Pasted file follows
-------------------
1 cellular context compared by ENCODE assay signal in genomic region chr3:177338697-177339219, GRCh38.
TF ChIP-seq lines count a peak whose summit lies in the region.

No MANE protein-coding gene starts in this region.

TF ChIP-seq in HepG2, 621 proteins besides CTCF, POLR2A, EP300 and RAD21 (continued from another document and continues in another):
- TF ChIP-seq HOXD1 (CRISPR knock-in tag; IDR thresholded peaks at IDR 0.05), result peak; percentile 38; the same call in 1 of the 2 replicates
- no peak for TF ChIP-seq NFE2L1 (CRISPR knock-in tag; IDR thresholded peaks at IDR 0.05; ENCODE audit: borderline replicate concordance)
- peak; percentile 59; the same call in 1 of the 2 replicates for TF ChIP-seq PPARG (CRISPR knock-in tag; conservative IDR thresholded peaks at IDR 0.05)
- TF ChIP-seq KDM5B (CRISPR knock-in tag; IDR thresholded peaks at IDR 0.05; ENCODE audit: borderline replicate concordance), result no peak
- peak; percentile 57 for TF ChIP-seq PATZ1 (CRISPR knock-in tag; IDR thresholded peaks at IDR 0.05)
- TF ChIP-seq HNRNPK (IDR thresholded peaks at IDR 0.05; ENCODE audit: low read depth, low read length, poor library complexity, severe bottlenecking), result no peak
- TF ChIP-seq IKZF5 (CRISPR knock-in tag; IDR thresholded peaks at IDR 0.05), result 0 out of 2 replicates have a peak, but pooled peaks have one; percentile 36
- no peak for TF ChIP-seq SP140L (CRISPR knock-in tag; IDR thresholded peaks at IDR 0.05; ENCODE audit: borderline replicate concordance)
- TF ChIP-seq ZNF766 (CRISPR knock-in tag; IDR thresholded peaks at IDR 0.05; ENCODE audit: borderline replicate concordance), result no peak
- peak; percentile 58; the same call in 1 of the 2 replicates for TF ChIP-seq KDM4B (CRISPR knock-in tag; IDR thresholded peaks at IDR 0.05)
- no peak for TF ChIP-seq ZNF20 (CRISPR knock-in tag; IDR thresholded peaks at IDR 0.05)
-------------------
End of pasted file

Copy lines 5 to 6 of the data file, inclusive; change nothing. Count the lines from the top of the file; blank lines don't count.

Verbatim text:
- TF ChIP-seq HOXD1 (CRISPR knock-in tag; IDR thresholded peaks at IDR 0.05), result peak; percentile 38; the same call in 1 of the 2 replicates
- no peak for TF ChIP-seq NFE2L1 (CRISPR knock-in tag; IDR thresholded peaks at IDR 0.05; ENCODE audit: borderline replicate concordance)